Socalled and David Krakauer perform new soundtrack for The Battleship Potemkin

Socalled and David Krakauer


New Sounds Live presents:

The Battleship Potemkin, New Soundtrack composed by Socalled and David Krakauer

February 20 & 21, 2008 at the World Financial Center’s Winter Garden

Whether collaborating with Wu Tang-affiliate Killah Priest or performing with bands like Beyond the Pale and the Aleph Project, producer/mc/performer Socalled (Josh Dolgin) continues to cook up genre-defying work.  Having mastered a myriad of musical forms and styles, Socalled crafts palimpsest-like productions through the prism of hip hop, klezmer, and dance music, exhibiting a sense of humor and respect for the forms from which he borrows that saves him from sounding kitschy or gimmicky.

Last year, Socalled and clarinet virtuoso David Krakauer journeyed to Odessa, Ukraine.  The city is the setting for Sergei Eisenstein’s 1925 silent film, The Battleship Potemkin, a dramatized version of the 1905 uprising during which sailors took control of their ship and rebelled against Tsarist officers.  Socalled and Krakauer were inspired by their visit to compose a new score for the film, which was performed live with a five-piece ensemble during screenings on February 20 and 21.  The composition and the performance did not disappoint.

Socalled conducted the performance from behind his turntables and sampler, with which he provided the head-nodding foundation of the new score.  Adding accordion, piano, and even his own voice at various points, Socalled pumped out loops and break beats over which the other performers improvised.  Krakauer’s reputation is well-deserved and the interplay between his lithe yet doleful clarinet lines and the frenetic action on the screen was mesmerizing.  Likewise, Grammy Award-winning violinist Alicia Svigals’ contributions were equally compelling.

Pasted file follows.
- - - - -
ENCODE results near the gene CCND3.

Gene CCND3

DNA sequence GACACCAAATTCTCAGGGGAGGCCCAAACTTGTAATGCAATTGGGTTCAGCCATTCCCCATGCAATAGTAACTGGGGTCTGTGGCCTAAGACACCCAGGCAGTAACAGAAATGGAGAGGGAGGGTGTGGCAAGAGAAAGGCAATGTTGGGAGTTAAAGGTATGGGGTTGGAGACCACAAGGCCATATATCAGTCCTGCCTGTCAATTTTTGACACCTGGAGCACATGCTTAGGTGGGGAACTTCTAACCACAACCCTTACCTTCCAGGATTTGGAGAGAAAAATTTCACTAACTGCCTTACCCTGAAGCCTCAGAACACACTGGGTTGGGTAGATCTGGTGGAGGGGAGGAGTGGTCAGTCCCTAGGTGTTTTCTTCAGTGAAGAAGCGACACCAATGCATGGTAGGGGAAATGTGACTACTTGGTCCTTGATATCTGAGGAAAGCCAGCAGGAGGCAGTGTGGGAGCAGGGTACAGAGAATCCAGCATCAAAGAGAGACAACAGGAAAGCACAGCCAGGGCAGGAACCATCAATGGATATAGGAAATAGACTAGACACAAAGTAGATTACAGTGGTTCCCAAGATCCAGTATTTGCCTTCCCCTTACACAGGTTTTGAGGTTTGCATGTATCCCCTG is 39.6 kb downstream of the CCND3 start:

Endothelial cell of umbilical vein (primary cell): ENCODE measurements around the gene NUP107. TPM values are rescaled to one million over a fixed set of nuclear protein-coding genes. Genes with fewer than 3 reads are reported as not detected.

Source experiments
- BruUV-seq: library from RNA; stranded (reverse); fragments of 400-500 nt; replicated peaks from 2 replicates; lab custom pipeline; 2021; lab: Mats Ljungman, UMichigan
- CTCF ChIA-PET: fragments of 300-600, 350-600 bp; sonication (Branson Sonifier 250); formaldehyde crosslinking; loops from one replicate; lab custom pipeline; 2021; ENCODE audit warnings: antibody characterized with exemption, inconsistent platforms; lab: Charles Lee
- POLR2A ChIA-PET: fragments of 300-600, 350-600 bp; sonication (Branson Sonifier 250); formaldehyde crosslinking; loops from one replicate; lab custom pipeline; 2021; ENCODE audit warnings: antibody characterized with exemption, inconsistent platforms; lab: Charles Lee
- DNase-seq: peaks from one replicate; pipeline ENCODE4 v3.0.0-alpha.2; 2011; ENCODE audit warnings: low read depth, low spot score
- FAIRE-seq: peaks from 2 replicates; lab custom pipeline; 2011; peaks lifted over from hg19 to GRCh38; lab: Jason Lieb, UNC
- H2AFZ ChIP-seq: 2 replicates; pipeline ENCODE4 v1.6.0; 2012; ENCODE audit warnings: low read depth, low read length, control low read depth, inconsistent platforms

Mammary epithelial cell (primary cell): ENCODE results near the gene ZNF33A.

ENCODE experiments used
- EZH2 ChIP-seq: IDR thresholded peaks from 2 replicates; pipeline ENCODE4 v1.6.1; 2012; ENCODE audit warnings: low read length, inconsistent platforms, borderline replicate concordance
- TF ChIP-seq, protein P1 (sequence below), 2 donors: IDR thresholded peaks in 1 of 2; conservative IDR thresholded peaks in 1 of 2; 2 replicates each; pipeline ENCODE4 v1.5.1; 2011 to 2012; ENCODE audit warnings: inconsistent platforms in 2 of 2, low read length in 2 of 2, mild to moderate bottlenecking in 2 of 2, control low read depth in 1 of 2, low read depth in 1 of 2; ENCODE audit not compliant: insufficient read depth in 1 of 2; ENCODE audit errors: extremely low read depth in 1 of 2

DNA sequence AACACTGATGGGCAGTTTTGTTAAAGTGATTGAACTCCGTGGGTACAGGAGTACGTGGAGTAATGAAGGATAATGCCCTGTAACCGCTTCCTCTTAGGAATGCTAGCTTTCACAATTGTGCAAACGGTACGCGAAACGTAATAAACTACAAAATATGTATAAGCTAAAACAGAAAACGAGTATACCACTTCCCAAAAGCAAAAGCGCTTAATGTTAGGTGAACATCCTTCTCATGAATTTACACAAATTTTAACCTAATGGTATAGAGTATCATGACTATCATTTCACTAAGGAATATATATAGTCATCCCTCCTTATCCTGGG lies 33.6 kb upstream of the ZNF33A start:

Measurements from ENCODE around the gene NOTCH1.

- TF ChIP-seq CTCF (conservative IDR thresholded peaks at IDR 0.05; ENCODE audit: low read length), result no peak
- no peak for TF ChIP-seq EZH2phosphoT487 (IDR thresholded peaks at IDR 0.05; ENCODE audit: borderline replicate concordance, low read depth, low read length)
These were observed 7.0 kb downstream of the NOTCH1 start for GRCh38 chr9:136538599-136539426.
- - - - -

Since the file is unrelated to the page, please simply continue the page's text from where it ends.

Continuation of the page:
Throughout the film, the score continued to build tension, yet never quite exploded, even during the film’s most chaotic scenes. The highpoint of the performance arrived during the climactic Odessa steps sequence, during which Socalled sampled the sound of the shofar, juxtaposing it with shots of the Cossacks riding in.  This scene was incredibly evocative.

The audience was definitely feeling the new score and the ensemble received a standing ovation as the credits rolled.  According to the presenter, recordings of the performance will be posted on sponsor WNYC’s website in April. Definitely worth checking for.  Hopefully, this isn’t the last collaboration of this kind from Socalled and Krakauer.

– Ebin


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